It has never been easier to put together a startup than now. Come up with an idea, assemble a team, get funded, build your first product, and ship it.
Startups often try to address pain points that get ignored by existing players. They improve the quality of people’s lives by disrupting the status quo. That’s why they should scale up, not fail.
But the mere desire to disrupt the industry is not enough. Despite good intentions, startups commit blunders that make them another statistic in 90%.
Here are 5 of them that almost every failed startup commits, and what successful startups do to avoid them.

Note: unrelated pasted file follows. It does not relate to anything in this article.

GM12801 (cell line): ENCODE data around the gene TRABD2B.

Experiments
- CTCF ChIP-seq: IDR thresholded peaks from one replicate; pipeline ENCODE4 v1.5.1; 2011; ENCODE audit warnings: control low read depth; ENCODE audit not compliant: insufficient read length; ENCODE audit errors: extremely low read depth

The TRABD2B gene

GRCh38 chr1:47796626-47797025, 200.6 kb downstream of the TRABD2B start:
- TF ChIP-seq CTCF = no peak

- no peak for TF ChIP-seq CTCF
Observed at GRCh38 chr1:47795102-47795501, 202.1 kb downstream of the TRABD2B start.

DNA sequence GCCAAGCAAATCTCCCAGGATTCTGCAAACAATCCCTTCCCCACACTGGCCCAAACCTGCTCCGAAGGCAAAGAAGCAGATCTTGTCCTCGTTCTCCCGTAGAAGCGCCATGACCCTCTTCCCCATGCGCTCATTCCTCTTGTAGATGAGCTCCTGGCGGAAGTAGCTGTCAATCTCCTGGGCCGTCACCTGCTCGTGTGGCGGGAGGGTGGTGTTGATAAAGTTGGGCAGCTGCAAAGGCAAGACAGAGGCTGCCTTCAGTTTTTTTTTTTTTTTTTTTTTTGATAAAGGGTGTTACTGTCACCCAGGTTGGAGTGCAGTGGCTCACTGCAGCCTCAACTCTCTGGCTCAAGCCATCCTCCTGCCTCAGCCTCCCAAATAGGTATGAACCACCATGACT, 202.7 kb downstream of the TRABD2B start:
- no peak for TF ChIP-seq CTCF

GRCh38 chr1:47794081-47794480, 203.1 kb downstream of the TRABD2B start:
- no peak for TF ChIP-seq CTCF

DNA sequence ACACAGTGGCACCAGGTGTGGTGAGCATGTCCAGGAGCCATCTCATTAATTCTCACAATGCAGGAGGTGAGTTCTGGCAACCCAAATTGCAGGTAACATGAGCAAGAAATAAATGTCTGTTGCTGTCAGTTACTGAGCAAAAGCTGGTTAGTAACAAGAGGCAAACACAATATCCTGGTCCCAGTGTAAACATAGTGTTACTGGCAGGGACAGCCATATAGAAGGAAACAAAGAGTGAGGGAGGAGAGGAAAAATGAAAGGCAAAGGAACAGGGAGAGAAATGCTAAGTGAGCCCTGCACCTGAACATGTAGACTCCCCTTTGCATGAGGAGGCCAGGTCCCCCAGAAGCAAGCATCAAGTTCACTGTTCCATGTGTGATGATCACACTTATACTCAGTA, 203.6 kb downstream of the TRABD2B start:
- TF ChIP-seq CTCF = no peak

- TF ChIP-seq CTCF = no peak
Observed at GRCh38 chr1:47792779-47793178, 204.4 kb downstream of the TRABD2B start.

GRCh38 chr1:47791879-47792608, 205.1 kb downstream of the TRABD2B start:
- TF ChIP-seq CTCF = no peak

1. The Mere Ownership Bias
Human beings suffer from various cognitive biases. The mere ownership bias, where we value what we own and provide more than others value it, is one of them.
This bias is especially dangerous for startups in that they fall so deeply in love with their product that they don’t care about customers’ real pain point. The result is that they build products that nobody needs.
Remember Juicero, the startup that made $400 juicers that were as good as two hands squeezing a juice box, and raised $120 million from investors? It shut down in 16 months.
Most startups obsess over their product and competition and end up making the same mistakes as everyone else.
But startups that succeed in the long run obsess on the only entity worth obsessing over — the customer. They observe how their customers work, understand how their products address burning issues, and use customer feedback to improve.